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16.216 ECE Application Programming Instructor: Dr. Michael Geiger Fall 2012 Lecture 31: Dynamic memory allocation.

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Presentation on theme: "16.216 ECE Application Programming Instructor: Dr. Michael Geiger Fall 2012 Lecture 31: Dynamic memory allocation."— Presentation transcript:

1 ECE Application Programming Instructor: Dr. Michael Geiger Fall 2012 Lecture 31: Dynamic memory allocation

2 Lecture outline Announcements/reminders  Program 9 due 12/5  Program 10 to be posted, due 12/10  Will drop lowest grade Today’s class: Dynamic memory allocation  Allocation functions malloc() calloc() realloc()  Type casting  Deallocating memory using free()  Dynamic memory allocation and arrays 5/7/2015 ECE Application Programming: Lecture 31 2

3 Justifying dynamic memory allocation Data structures (i.e., arrays) usually fixed size  Array length set at compile time  Can often lead to wasted space May want ability to:  Choose amount of space needed at run time Allows program to determine amount  Modify size as program runs Data structures can grow or shrink as needed Dynamic memory allocation allows above characteristics 5/7/2015 ECE Application Programming: Lecture 31 3

4 Allocation functions (in ) All return pointer to allocated data of type void * (no base type—just an address)  Must cast to appropriate type Arguments of type size_t : unsigned integer Basic block allocation: void *malloc(size_t size); Allocate block and clear it: void *calloc(size_t nmemb, size_t size); Resize previously allocated block: void *realloc(void *ptr, size_t size); 5/7/2015 ECE Application Programming: Lecture 31 4

5 Basic allocation with malloc() void *malloc(size_t size); Allocates size bytes; returns pointer  Returns NULL if unsuccessful Example: int *p; p = malloc(10000); if (p == NULL) { /* Allocation failed */ } 5/7/2015 ECE Application Programming: Lecture 31 5

6 Type casting All allocation functions return void * Automatically type cast to appropriate type Can explicitly perform type cast: int *p; p = (int *)malloc(10000); Some IDEs (including Visual Studio) strictly require type cast 5/7/2015 ECE Application Programming: Lecture 31 6

7 Allocating/clearing memory: calloc() void *calloc(size_t nmemb, size_t size); Allocates (nmemb * size) bytes Sets all bits in range to 0 Returns pointer ( NULL if unsuccessful) Example: integer array with n values int *p; p = (int *)calloc(n, sizeof(int)); 5/7/2015 ECE Application Programming: Lecture 31 7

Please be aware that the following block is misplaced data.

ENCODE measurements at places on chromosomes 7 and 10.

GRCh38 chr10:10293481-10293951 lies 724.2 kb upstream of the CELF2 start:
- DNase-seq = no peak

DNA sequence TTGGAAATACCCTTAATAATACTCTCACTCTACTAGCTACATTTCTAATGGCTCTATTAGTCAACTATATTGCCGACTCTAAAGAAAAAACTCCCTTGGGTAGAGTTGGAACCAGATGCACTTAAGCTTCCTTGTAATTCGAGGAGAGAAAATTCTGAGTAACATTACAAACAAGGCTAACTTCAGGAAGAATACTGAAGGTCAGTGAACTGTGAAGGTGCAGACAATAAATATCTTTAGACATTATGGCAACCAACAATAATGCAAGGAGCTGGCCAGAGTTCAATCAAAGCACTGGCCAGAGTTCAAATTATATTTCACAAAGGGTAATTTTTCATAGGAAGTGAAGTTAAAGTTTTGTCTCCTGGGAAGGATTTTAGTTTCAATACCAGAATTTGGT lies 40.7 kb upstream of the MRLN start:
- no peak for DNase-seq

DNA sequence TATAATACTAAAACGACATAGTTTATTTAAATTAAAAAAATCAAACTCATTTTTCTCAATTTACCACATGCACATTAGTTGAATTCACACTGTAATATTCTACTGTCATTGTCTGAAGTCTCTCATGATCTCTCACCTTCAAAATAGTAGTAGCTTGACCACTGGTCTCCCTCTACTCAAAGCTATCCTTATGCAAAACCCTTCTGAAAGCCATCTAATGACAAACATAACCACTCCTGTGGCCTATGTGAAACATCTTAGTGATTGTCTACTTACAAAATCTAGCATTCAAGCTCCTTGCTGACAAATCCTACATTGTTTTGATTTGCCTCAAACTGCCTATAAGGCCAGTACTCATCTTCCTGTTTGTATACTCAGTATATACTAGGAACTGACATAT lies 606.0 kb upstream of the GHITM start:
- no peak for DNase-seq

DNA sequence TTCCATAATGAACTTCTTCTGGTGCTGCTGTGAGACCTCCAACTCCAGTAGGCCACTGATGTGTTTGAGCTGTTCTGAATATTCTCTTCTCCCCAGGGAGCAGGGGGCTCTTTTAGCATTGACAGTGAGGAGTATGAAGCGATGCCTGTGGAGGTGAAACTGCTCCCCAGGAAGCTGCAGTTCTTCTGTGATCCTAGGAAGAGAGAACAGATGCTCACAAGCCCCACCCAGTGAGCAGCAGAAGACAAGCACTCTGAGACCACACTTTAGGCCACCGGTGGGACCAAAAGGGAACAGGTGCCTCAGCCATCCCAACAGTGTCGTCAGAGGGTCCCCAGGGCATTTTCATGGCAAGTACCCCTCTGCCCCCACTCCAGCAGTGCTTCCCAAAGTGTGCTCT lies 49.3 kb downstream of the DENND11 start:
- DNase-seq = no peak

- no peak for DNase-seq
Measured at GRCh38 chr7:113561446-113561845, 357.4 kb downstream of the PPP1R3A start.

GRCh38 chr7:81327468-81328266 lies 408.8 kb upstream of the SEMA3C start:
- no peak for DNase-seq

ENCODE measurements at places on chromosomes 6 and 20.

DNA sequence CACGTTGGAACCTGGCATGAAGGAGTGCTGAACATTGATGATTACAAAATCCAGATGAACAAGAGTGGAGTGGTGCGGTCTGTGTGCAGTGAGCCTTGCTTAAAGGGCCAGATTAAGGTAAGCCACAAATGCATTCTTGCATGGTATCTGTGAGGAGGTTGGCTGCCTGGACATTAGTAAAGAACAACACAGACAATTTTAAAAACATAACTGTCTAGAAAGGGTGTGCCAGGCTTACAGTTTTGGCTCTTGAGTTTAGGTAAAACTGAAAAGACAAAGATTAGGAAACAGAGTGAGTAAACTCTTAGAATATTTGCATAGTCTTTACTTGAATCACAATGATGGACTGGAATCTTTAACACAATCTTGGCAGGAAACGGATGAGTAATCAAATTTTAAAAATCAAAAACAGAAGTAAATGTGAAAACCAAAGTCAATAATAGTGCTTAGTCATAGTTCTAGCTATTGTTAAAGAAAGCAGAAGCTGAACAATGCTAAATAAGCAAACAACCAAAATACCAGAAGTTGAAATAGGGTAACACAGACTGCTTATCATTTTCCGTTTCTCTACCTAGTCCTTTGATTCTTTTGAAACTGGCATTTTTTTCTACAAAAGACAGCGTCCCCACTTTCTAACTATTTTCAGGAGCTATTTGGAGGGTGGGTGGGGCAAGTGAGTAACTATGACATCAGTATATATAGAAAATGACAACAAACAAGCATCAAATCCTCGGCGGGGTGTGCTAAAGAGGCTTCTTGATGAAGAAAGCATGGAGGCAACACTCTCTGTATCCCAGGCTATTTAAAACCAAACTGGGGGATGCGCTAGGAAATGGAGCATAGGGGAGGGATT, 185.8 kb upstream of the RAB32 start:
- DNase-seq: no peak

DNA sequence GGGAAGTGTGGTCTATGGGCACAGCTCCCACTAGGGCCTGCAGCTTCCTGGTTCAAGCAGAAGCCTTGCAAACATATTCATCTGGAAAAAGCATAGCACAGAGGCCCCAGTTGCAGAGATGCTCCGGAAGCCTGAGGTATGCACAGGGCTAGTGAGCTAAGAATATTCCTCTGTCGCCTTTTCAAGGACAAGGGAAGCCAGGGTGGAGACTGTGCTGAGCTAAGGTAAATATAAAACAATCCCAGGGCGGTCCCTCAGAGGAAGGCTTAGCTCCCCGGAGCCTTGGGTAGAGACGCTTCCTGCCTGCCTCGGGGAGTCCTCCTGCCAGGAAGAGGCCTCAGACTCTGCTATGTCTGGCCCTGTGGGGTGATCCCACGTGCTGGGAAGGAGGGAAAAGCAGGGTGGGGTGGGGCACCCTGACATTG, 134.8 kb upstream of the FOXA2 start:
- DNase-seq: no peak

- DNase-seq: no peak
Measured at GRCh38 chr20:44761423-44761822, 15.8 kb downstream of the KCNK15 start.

8 Resizing allocated space: realloc() void *realloc(void *ptr, size_t size); ptr must point to previously allocated space Will allocate size bytes and return pointer  size = new block size Rules:  If block expanded, new bytes aren’t initialized  If block can’t be expanded, returns NULL ; original block unchanged  If ptr == NULL, behaves like malloc()  If size == 0, will free (deallocate) space Example: expanding array from previous slide p = (int *)realloc(p, (n+1)*sizeof(int)); 5/7/2015 ECE Application Programming: Lecture 31 8

9 Deallocating memory: free() All dynamically allocated memory should be deallocated when you are done using it  Returns memory to list of free storage  Once freed, program should not use location Deallocation function: void free(void *ptr); Example: int *p; p = (int *)malloc(10000);... free(p); 5/7/2015 ECE Application Programming: Lecture 31 9

10 Pitfalls: memory leaks Changing pointers leaves inaccessible blocks Example: p = malloc(1000); q = malloc(1000); p = q; Block originally accessed by p is “garbage”  Won’t be deallocated—wasted space Solution: free memory before changing pointer p = malloc(1000); q = malloc(1000); free(p); p = q; 5/7/2015 ECE Application Programming: Lecture 31 10

11 Pitfalls: dangling pointers free() doesn’t change pointer  Only returns space to free list Pointer is left “dangling”  Holds address that shouldn’t be accessed Solution: assign new value to pointer  Could reassign immediately (as in previous slide)  Otherwise, set to NULL free(p); p = NULL; 5/7/2015 ECE Application Programming: Lecture 31 11

12 Application: arrays One common use of dynamic allocation: arrays Can determine array size, then create space  Use sizeof() to get # bytes per element Array notation can be used with pointers int i, n; int *arr; printf("Enter n: "); scanf("%d", &n); arr = (int *)malloc(n * sizeof(int)); for (i = 0; i < n; i++) arr[i] = i; 5/7/2015 ECE Application Programming: Lecture 31 12

13 Example: what does program print? void main() { int *arr; int n, i; n = 7; arr = (int *)calloc(n, sizeof(int)); for (i = 0; i < n; i++) printf("%d ", arr[i]); printf("\n"); n = 3; arr = (int *)realloc(arr, n * sizeof(int)); for (i = 0; i < n; i++) { arr[i] = i * i; printf("%d ", arr[i]); } n = 6; arr = (int *)realloc(arr, n * sizeof(int)); for (i = 0; i < n; i++) { arr[i] = 10 - i; printf("%d ", arr[i]); } 5/7/2015 ECE Application Programming: Lecture 31 13

14 Next time More applications of dynamic memory allocation  Strings (and arrays of strings)  Multi-dimensional arrays  Data structures Reminders:  Program 9 due 12/5  Program 10 to be posted, due 12/10 5/7/2015 ECE Application Programming: Lecture 31 14


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